Our study shows that 1 in 5 active underground natural gas storage (UGS) wells in the U.S. could be vulnerable to catastrophic accidents, such as the massive methane leak we saw in Alino Canyon, CA—the largest single accidental release of greenhouse gases in U.S. history. The 118-day leak resulted in the evacuation of 5,790 households, and has raised health concerns for nearby residents due to potential exposures to methane and benzene.
Published in Environmental Research Letters, our research team—lead by C-CHANGE Research Fellow Drew Michanowicz—identified more than 14,000 UGS wells in 29 states, using regulatory data. The team says that the active wells that are most likely to leak are the estimated 210 repurposed wells constructed prior to 1917, before improved cementing practices were utilized. The majority of repurposed UGS wells (88%) are located in OH, MI, PA, NY, and WV.
“A national assessment of underground natural gas storage: identifying wells with designs likely vulnerable to a single-point-of-failure.” Drew R Michanowicz, Jonathan J Buonocore, Sebastian T Rowland, Katherine E Konschnik, Shaun A Goho, and Aaron S Bernstein. Published 24 May 2017. Environmental Research Letters, Volume 12, Number 6. https://doi.org/10.1088/1748–9326/aa7030.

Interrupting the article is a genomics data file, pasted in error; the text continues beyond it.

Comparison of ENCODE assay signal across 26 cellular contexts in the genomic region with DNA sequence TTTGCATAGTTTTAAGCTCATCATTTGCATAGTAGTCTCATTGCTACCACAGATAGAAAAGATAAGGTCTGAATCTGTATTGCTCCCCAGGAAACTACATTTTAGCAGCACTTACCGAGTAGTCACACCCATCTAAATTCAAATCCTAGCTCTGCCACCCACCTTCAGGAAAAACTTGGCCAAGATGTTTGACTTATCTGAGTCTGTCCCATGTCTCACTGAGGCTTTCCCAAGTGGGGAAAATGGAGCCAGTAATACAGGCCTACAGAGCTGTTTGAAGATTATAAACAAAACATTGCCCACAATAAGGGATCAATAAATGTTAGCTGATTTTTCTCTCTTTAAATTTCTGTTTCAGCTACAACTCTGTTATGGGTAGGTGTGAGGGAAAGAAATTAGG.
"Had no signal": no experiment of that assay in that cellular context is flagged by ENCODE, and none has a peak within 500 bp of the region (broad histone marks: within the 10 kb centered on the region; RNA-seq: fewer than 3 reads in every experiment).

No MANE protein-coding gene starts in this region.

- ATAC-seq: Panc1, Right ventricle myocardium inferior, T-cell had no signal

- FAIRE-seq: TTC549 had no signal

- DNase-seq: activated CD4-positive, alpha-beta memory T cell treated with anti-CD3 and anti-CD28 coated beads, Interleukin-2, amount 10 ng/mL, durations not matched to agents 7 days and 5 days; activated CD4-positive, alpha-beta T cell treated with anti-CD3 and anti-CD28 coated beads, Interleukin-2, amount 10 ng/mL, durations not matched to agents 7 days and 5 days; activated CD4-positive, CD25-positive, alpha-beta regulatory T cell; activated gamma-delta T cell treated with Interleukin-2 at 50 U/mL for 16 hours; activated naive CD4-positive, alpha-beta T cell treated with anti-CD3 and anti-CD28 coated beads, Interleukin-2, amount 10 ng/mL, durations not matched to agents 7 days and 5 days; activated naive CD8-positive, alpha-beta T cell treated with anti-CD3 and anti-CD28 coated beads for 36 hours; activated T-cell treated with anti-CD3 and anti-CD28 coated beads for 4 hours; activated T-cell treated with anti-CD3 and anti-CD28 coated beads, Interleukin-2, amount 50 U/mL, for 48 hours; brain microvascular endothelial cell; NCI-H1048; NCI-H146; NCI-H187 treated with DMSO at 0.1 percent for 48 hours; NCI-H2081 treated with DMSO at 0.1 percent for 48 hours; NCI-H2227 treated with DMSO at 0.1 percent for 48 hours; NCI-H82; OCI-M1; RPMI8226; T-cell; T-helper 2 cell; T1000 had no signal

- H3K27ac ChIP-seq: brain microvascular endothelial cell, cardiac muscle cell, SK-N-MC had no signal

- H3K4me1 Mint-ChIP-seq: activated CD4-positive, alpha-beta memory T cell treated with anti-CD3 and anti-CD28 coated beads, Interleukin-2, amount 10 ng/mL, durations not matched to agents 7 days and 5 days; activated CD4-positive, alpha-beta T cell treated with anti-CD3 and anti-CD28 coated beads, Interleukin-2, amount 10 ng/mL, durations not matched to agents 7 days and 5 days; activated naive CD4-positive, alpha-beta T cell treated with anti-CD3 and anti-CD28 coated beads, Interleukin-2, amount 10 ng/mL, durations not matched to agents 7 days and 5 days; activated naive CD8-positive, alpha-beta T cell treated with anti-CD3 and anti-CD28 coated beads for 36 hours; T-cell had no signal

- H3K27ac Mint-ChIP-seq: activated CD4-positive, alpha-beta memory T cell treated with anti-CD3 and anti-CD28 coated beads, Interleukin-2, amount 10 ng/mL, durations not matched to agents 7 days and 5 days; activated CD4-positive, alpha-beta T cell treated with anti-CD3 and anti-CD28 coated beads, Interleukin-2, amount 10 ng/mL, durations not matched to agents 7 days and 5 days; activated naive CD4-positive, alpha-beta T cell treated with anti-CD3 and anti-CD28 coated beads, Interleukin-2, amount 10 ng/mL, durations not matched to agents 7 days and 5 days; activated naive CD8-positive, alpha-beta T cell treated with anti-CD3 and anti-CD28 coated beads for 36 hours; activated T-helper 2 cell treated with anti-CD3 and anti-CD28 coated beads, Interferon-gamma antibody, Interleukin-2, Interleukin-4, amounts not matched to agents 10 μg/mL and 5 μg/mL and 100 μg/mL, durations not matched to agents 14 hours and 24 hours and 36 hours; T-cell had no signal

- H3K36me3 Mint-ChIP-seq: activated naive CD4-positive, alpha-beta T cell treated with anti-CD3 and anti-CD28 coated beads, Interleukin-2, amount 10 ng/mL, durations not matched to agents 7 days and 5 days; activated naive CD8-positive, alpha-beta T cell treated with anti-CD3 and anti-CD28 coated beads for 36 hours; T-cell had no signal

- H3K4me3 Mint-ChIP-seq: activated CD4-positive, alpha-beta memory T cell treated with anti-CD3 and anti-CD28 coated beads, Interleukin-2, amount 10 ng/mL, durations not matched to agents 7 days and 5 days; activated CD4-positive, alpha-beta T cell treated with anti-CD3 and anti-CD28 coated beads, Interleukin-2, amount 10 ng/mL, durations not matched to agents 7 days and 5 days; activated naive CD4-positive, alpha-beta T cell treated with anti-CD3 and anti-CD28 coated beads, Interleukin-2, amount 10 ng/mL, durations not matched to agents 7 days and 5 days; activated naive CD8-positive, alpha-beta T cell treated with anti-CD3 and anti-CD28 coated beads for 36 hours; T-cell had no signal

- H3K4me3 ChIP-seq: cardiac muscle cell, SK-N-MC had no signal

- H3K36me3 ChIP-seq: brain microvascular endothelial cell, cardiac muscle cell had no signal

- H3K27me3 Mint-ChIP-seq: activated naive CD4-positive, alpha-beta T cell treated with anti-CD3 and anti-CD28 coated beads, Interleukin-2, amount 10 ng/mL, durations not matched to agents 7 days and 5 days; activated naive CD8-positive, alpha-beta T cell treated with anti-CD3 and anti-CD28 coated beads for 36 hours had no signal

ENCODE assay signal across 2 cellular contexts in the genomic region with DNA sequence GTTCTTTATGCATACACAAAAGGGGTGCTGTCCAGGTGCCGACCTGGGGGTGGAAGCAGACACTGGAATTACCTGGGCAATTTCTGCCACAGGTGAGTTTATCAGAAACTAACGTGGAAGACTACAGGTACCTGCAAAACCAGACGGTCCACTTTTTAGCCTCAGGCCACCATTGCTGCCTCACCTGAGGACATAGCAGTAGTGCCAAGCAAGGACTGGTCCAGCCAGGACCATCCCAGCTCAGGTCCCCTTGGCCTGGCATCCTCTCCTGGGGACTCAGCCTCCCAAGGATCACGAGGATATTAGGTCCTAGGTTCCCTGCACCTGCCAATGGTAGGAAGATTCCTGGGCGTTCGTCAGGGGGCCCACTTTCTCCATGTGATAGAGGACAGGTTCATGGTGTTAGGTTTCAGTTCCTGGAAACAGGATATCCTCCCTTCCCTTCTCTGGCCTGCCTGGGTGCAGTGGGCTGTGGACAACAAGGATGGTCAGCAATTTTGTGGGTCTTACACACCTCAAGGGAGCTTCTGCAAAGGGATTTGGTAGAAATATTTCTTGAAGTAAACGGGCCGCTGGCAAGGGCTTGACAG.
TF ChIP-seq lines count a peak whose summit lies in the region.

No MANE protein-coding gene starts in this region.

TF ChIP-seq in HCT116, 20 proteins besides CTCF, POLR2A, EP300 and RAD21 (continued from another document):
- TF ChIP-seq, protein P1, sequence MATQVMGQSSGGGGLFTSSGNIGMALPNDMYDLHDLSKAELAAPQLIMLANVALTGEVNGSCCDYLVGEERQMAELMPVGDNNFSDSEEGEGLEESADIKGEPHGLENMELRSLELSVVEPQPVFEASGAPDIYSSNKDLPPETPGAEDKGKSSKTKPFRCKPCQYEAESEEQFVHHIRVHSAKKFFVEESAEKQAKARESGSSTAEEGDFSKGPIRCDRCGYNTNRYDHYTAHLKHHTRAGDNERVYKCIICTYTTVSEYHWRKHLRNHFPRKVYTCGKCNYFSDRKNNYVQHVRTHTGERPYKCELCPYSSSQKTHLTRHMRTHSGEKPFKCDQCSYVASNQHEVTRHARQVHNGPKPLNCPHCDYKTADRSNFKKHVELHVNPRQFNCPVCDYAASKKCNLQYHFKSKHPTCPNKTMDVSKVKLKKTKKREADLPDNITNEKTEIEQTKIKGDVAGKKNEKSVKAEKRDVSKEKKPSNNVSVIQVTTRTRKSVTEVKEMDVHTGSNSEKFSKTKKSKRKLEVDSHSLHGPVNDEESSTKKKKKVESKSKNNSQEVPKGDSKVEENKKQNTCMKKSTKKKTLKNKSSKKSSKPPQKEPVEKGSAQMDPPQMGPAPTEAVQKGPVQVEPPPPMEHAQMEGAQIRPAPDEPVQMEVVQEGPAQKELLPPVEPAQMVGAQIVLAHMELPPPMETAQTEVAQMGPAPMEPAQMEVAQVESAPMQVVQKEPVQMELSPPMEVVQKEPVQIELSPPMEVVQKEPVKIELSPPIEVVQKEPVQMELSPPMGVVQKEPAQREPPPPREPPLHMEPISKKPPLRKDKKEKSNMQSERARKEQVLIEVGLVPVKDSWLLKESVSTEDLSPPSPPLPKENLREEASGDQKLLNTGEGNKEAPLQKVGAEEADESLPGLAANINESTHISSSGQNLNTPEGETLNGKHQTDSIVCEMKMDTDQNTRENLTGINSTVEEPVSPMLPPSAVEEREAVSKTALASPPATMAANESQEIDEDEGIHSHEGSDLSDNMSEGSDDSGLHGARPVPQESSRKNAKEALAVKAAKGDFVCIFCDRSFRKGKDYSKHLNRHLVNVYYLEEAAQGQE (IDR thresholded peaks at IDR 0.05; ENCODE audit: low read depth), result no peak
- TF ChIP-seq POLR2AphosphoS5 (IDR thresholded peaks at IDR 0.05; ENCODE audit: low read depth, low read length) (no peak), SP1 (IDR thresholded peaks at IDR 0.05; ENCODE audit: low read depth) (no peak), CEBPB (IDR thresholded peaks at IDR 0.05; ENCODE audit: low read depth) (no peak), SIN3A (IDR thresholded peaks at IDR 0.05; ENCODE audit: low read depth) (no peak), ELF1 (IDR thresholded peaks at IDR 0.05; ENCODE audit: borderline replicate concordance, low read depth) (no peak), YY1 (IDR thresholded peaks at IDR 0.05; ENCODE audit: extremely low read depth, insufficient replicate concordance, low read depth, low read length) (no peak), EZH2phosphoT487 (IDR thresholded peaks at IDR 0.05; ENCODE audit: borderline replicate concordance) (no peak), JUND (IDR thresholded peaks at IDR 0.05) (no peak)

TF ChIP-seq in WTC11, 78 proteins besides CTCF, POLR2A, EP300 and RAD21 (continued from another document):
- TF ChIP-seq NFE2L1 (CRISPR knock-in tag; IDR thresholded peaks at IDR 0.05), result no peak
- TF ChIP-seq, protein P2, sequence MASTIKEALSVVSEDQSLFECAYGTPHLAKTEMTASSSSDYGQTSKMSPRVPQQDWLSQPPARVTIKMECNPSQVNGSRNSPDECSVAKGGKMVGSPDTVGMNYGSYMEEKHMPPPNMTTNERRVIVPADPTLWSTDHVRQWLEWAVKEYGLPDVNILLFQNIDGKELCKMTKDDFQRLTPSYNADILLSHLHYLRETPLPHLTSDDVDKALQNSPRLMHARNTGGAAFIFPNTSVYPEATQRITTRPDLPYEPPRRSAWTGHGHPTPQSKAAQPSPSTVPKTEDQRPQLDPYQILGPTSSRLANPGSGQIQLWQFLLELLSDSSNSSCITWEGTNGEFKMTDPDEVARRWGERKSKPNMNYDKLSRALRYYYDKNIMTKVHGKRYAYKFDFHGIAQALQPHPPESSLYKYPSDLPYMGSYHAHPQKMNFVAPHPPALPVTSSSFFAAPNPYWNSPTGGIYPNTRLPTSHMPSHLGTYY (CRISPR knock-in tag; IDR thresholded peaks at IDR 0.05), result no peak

In the media:
- Remember That Catastrophic Natural Gas Leak in California? Yeah, That Could Happen Again (Cool Green Science—Blog of The Nature Conservancy)
- Study uncovers widespread leak risk for US underground natural gas storage wells (Phys.org)
- Older Pa. gas storage wells threaten methane leaks, study says (StateImpact, NPR)
- Could the Aliso Canyon natural gas leak happen in Ohio? New study examines the risk (Midwest Energy News)